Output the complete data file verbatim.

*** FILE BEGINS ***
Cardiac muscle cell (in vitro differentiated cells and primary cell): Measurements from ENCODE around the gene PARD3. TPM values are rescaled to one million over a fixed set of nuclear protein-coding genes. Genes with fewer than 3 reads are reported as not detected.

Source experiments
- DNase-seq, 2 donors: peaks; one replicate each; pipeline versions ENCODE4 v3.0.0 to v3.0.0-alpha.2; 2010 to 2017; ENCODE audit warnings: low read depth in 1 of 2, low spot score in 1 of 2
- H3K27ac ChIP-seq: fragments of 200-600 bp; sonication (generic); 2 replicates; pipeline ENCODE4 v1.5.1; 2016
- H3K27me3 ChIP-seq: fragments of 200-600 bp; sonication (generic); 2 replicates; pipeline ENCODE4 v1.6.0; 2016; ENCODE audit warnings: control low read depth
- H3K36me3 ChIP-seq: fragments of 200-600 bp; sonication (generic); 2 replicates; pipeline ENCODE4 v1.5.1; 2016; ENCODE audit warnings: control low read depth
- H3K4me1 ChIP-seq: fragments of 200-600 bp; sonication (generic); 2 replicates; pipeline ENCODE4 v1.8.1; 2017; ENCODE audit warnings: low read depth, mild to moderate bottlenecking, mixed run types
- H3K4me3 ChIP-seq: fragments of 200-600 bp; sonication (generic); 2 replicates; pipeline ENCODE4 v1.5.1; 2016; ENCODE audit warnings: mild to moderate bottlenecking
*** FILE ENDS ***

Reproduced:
Cardiac muscle cell (in vitro differentiated cells and primary cell): Measurements from ENCODE around the gene PARD3. TPM values are rescaled to one million over a fixed set of nuclear protein-coding genes. Genes with fewer than 3 reads are reported as not detected.

Source experiments
- DNase-seq, 2 donors: peaks; one replicate each; pipeline versions ENCODE4 v3.0.0 to v3.0.0-alpha.2; 2010 to 2017; ENCODE audit warnings: low read depth in 1 of 2, low spot score in 1 of 2
- H3K27ac ChIP-seq: fragments of 200-600 bp; sonication (generic); 2 replicates; pipeline ENCODE4 v1.5.1; 2016
- H3K27me3 ChIP-seq: fragments of 200-600 bp; sonication (generic); 2 replicates; pipeline ENCODE4 v1.6.0; 2016; ENCODE audit warnings: control low read depth
- H3K36me3 ChIP-seq: fragments of 200-600 bp; sonication (generic); 2 replicates; pipeline ENCODE4 v1.5.1; 2016; ENCODE audit warnings: control low read depth
- H3K4me1 ChIP-seq: fragments of 200-600 bp; sonication (generic); 2 replicates; pipeline ENCODE4 v1.8.1; 2017; ENCODE audit warnings: low read depth, mild to moderate bottlenecking, mixed run types
- H3K4me3 ChIP-seq: fragments of 200-600 bp; sonication (generic); 2 replicates; pipeline ENCODE4 v1.5.1; 2016; ENCODE audit warnings: mild to moderate bottlenecking